For more information about these projects, click here.
The expression of genes in living cells is carried out by proteins that can recognize and bind to specific nucleotide sequences in DNA. These proteins then act in various ways to extract genetic information from the DNA in a highly regulated manner. Judy Levine's research focuses on understanding the mechanisms by which DNA-binding proteins are able to recognize specific signals in DNA and carry out their specific functions. Recognition may involve chemical as well as structural features of DNA, such as its ability to be deformed into bent or kinked conformations. These features of DNA may also play important roles in the subsequent action of DNA-binding proteins during gene expression. Levine's experimental approach uses chemical techniques to investigate the structures of protein-DNA complexes in order to gain insight into the mechanisms by which they function.
Of particular interest to Levine (among other DNA-binding proteins) is an enzyme called RNA polymerase, which binds to DNA and moves along it, transcribing the genetic information in the DNA into a corresponding RNA molecule. Very little is known about the structure of the transcribing enzyme complex or the mechanics of its motion as it progresses along a DNA molecule. Investigation of this process by the chemical techniques mentioned above is an important step toward the ultimate goal of understanding how this biological "machine" may be regulated in living cells.
Scott Sibley's research interest focuses on the synthesis and photophysical characterization of highly fluorescent near-infrared emissive dyes for potential use as in vivo imaging agents. He is also studying the mechanism of inhibition of protein aggregation via the use of small molecules.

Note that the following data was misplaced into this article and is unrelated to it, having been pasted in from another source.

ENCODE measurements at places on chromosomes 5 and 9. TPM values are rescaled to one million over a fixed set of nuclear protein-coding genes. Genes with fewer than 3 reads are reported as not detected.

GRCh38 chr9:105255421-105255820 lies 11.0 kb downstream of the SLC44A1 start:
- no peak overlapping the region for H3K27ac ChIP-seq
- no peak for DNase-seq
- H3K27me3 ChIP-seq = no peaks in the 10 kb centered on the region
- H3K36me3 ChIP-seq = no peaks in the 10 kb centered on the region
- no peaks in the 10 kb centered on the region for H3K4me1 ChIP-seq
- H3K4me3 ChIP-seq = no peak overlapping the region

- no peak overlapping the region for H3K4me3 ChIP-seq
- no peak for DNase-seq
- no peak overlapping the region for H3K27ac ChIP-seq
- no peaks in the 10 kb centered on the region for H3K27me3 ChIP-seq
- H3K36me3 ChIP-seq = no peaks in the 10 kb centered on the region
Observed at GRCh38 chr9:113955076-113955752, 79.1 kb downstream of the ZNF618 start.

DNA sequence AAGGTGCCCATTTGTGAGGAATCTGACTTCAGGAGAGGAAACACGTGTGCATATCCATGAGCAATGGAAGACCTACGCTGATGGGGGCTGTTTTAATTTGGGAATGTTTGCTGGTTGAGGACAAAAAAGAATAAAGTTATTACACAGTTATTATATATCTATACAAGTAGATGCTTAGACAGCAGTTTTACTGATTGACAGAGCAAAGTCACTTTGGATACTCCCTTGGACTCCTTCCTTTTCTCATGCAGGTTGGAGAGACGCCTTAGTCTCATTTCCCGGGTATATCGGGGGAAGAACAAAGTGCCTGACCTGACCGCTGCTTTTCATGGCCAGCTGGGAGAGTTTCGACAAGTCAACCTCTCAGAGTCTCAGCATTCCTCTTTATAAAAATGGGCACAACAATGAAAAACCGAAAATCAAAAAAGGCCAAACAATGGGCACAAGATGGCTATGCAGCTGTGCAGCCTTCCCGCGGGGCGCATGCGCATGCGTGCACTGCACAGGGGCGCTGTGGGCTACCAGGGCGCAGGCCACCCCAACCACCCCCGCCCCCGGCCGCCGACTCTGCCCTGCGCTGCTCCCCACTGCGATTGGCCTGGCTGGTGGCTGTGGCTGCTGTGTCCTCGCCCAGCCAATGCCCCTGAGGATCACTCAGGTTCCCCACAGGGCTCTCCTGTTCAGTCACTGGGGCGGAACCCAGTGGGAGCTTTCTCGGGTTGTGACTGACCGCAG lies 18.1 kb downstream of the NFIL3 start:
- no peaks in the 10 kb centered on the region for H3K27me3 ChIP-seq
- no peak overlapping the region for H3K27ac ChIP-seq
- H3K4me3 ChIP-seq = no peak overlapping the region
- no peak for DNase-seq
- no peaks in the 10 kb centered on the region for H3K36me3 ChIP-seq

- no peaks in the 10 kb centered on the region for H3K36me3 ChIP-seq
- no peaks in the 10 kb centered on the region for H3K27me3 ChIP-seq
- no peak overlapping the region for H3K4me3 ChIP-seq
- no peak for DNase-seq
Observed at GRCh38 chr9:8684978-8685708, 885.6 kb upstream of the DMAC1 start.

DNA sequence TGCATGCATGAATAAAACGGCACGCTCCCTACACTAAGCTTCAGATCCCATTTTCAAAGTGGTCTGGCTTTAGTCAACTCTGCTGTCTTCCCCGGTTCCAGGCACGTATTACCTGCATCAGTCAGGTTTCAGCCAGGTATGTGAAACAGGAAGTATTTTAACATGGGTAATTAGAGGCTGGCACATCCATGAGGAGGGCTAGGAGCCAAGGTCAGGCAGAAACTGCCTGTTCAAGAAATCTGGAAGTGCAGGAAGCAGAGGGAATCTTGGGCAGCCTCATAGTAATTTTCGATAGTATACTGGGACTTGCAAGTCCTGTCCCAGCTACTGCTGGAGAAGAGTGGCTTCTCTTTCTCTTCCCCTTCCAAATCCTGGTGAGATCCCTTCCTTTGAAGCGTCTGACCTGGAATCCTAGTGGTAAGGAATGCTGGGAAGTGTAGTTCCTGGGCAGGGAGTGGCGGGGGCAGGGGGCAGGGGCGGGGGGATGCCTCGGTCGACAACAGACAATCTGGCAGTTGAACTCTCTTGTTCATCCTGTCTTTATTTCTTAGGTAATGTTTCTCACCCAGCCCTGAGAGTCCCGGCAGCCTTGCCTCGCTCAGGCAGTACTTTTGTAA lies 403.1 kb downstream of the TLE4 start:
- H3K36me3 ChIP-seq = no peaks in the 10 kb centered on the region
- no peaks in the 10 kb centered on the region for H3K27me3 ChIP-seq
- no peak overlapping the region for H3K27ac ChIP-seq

Photochromism is the reversible light-induced transformation of a chemical species between two forms that have different absorption spectra. Simplistically, it is a term used to describe the reversible color change upon exposure to light. Dithienylethenes are one class of photochromic compounds that have been extensively studied and modified to attain specific desired properties such as its luminescence, magnetic properties, electrochemical properties, refractive index, conductivity, etc. Upon exposure of a 1,2-dithienylethene derivative to the appropriate wavelength of UV light, the ring open isomer undergoes a cyclization reaction. This alteration in bond configuration results in significant modifications to the molecule's geometric and electronic properties and is the cause of a color change. The Schultz Lab is taking advantage of these molecular changes to develop systems that have unique chemical properties after irradiation with light.
My research interests lie mainly in the area of synthetic organic chemistry and include the design, synthesis, and investigation of molecules that have the potential to be useful chemosensors and drug delivery agents.
1. Chemosensors: Chemosensors are molecules that selectively recognize specific chemical species and have recently attracted much interest. They are highly relevant for environmental and biological reasons. Examples of environmental impacts include detection of the fluoride ion, which is present in drinking water and as a byproduct from the hydrolysis of nerve agents such as sarin. The chemosensors utilize functional groups that are known to bind specific ions. As examples, three coordinate organoboron derivatives bind fluorine selectively over other anions and the aza-15-crown-5 substituent has been shown to bind the cations of alkaline earth metals (Mg2+, Ca2+, Ba2+) selectively over alkali metals. This binding process modifies the bonding structure in the molecule and allows the system to undergo the photochromic reaction to induce a noticeable color change.
2. Drug Delivery Agents: Light is an efficient trigger to release biologically active compounds because it offers precise spatial and temporal control of the released chemical or drug. The changes in bonding architecture upon the photochemical reaction of dithienylethenes can allow for the release of certain chemicals or drugs if it is properly tuned.